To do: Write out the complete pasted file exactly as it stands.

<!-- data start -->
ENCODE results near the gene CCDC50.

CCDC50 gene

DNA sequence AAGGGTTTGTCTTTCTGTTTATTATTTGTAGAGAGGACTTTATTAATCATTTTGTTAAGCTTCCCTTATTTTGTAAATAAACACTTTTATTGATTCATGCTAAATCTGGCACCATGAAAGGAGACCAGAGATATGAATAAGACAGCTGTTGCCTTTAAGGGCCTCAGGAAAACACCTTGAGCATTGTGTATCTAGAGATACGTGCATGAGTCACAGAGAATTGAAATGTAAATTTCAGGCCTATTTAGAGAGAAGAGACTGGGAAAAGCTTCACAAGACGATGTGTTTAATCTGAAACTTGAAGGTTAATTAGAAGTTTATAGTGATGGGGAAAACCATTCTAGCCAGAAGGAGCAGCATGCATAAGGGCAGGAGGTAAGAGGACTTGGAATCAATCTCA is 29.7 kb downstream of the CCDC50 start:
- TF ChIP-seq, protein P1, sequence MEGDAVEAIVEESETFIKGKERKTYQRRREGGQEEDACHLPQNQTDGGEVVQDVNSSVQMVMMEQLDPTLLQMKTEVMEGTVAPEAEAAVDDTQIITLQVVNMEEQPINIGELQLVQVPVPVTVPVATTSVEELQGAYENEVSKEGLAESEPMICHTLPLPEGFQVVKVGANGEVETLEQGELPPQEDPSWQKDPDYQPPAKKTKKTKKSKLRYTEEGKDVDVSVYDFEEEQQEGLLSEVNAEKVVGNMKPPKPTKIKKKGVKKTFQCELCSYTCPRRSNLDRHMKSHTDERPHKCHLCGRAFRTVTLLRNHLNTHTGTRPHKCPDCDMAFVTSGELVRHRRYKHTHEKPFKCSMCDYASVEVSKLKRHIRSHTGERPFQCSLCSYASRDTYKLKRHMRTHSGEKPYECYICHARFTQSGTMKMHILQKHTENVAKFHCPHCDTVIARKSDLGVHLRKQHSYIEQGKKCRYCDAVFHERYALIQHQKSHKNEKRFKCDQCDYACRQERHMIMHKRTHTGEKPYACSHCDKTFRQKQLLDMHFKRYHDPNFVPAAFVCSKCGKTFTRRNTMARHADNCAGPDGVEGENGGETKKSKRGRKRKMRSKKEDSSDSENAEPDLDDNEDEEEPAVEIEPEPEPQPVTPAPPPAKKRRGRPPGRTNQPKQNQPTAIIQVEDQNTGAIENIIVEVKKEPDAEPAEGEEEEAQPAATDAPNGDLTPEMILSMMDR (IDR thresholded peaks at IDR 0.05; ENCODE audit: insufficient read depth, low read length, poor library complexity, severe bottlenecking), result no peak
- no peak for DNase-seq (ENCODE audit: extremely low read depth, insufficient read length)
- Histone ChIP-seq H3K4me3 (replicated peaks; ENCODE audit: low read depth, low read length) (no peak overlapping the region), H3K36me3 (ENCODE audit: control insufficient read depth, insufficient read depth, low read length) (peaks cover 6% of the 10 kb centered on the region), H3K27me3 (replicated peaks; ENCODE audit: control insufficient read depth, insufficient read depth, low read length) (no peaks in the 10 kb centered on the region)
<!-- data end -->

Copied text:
ENCODE results near the gene CCDC50.

CCDC50 gene

DNA sequence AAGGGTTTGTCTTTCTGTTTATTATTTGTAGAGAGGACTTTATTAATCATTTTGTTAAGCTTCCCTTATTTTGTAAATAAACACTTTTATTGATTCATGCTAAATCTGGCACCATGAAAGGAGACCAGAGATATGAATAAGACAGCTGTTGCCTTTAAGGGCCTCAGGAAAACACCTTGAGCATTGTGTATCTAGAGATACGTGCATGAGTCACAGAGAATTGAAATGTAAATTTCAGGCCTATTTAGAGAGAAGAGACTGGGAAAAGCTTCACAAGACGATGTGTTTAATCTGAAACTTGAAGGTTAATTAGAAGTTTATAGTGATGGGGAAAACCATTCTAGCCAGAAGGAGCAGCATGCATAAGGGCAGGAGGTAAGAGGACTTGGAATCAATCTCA is 29.7 kb downstream of the CCDC50 start:
- TF ChIP-seq, protein P1, sequence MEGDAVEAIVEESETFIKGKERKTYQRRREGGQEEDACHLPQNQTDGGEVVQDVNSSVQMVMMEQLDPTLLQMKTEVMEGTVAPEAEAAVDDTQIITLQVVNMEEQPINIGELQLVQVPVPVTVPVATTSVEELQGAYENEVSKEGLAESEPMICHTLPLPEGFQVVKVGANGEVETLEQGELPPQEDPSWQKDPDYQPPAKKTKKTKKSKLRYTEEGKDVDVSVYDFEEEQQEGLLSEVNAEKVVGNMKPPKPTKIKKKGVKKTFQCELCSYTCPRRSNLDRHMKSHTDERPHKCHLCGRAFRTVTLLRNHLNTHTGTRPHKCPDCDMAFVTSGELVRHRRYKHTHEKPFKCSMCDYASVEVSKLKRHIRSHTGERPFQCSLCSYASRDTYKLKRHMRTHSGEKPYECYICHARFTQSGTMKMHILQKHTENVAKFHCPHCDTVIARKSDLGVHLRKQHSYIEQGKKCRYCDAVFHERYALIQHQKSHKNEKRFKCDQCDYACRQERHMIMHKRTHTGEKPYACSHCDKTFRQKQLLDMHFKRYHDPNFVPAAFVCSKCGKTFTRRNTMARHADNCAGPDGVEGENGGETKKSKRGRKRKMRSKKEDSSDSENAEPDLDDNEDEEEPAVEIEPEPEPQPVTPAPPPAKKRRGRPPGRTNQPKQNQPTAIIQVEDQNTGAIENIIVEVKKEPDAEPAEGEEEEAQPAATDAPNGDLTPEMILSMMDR (IDR thresholded peaks at IDR 0.05; ENCODE audit: insufficient read depth, low read length, poor library complexity, severe bottlenecking), result no peak
- no peak for DNase-seq (ENCODE audit: extremely low read depth, insufficient read length)
- Histone ChIP-seq H3K4me3 (replicated peaks; ENCODE audit: low read depth, low read length) (no peak overlapping the region), H3K36me3 (ENCODE audit: control insufficient read depth, insufficient read depth, low read length) (peaks cover 6% of the 10 kb centered on the region), H3K27me3 (replicated peaks; ENCODE audit: control insufficient read depth, insufficient read depth, low read length) (no peaks in the 10 kb centered on the region)